But in the meantime, since I have no power beyond my vote, something we can join together to effectively make our voices heard, I am left with the question of what to do with this moron of a new pharmacist. I suppose next month I see if he has learned that he is not the doctor and that he is not the one in charge of my children’s care. If not then this time we take it to a higher authority. I will leave that to the doctor’s office; filing state complaints against pharmacists sounds better from a licensed physician rather than an irate parent anyway.

Oh well, wish me luck.


Until next time,




About Elise "Ronan"

#JeSuisJuif #RenegadeJew... Life-hacks, book reviews, essayist...
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3 Responses to Bureaucrats, Pharmacists and Dumb and Dumber on the Hill

  1. J. says:

    I like MN\’s system. If you have cost-effective ins through employment, they buy it. If you dont, they give you MinnesotaCare, as low as $50/month for a family of 4. My kids with documented disabilities get 100% insurance from the state at no cost. While it is a pain to fill out paperwork every 6 mos, well worth it.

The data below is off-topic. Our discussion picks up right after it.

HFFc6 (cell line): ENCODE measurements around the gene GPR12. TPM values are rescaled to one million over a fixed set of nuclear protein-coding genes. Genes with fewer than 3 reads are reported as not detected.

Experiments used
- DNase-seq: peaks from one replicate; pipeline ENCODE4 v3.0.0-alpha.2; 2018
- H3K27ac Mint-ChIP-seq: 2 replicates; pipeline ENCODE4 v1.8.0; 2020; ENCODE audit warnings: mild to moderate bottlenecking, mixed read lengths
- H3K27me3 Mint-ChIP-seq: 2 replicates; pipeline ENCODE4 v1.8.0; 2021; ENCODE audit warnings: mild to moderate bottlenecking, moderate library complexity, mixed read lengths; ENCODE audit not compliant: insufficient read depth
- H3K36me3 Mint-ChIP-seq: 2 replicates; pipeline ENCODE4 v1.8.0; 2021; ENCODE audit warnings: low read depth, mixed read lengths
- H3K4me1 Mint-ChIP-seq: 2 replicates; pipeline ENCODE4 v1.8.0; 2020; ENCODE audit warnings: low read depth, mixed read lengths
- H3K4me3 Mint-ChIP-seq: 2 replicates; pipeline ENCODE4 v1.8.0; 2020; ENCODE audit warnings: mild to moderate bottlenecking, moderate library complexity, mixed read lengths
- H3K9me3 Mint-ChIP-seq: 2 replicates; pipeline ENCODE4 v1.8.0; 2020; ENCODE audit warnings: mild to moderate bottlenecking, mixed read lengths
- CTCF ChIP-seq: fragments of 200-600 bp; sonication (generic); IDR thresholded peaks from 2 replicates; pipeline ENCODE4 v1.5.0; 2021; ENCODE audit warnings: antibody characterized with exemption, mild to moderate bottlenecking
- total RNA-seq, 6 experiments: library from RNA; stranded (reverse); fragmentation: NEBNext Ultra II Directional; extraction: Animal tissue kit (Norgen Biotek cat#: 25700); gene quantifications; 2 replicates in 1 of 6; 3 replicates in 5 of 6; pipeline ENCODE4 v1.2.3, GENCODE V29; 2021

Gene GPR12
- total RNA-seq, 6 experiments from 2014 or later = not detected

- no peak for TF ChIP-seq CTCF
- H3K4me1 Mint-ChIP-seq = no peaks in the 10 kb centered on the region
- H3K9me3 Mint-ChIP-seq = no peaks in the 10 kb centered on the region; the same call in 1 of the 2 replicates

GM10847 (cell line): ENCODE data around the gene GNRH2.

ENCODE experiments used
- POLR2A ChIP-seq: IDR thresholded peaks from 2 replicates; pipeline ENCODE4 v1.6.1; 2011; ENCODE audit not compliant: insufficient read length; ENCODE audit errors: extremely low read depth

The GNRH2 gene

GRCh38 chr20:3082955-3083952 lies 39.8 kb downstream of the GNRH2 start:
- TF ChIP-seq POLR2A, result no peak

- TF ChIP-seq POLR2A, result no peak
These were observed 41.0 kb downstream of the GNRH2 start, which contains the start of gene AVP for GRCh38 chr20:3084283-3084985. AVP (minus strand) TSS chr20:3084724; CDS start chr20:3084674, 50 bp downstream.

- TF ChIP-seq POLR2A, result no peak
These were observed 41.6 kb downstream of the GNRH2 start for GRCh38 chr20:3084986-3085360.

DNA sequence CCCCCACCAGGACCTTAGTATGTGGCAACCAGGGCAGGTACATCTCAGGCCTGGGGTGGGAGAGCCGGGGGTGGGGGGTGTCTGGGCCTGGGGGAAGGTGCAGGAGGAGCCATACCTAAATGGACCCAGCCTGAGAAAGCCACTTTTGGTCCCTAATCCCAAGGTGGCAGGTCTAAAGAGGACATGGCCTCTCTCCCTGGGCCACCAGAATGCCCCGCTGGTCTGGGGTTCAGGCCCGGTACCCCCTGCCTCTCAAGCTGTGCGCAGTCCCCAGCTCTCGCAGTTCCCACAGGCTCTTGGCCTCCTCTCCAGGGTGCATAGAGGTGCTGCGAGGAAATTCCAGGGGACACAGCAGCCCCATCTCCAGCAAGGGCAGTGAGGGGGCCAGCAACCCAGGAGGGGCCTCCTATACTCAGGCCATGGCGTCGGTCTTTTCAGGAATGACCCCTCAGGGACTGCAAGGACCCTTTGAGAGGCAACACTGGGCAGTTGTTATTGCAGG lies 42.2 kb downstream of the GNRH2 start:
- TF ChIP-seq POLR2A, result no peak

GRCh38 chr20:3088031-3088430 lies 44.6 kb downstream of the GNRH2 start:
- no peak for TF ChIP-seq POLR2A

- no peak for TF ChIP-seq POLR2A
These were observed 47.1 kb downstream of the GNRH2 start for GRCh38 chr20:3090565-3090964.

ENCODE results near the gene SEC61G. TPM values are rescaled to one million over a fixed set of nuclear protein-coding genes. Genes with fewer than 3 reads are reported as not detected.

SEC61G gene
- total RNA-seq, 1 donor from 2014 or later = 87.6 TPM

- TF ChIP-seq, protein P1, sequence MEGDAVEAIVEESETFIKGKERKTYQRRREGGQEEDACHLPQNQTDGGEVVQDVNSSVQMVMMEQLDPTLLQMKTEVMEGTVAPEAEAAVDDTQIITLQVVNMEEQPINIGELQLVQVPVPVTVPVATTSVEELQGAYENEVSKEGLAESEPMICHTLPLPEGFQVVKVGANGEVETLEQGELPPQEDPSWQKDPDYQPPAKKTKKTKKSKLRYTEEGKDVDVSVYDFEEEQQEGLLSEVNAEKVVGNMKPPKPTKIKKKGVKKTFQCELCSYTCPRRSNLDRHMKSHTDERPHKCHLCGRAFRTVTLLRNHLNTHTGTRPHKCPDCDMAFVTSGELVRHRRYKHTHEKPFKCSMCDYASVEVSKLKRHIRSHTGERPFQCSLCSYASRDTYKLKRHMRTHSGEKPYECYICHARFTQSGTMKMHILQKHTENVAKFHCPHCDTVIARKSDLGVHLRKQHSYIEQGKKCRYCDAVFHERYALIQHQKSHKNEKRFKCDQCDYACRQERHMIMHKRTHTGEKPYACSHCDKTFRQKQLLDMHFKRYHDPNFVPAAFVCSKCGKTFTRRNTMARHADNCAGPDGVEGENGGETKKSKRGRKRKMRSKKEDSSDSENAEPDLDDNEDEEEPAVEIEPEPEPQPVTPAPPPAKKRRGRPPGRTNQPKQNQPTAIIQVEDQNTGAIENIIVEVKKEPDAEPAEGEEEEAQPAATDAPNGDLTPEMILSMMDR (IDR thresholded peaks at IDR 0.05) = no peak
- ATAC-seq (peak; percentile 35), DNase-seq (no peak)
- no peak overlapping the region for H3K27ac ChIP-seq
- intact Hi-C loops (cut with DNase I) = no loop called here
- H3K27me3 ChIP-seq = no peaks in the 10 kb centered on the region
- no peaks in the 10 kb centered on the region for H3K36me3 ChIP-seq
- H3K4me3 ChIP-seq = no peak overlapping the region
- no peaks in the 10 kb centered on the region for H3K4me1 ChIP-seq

2. Elise says:

    That\’s amazing insurance. In NY we have Child Health Plus, but that is only for people making under a certain amount of income. It would be nice if anyone would be allowed to access the program, I understand it is a very good program. Personally we buy our insurance through hubby\’s job, but as the boss we pay for the entire cost out of pocket, which is no small ticket. Ironically too it does not cover 97% of what my children need. The meds are covered with a deductible, but all the therapy, aides and support sytems from over the years have been out of pocket. The interesting thing is that even under the new autism insurance laws, they would be too old to be covered, as well as the law still not covering what they truely need.

  3. J. says:

    Truly, they either need to follow a working model or leave it to the states. Kids are eligible through parents\’ ins until 21 as long as they are students. Therapy, aides, etc covered via a letter of medical necessity from a doctor.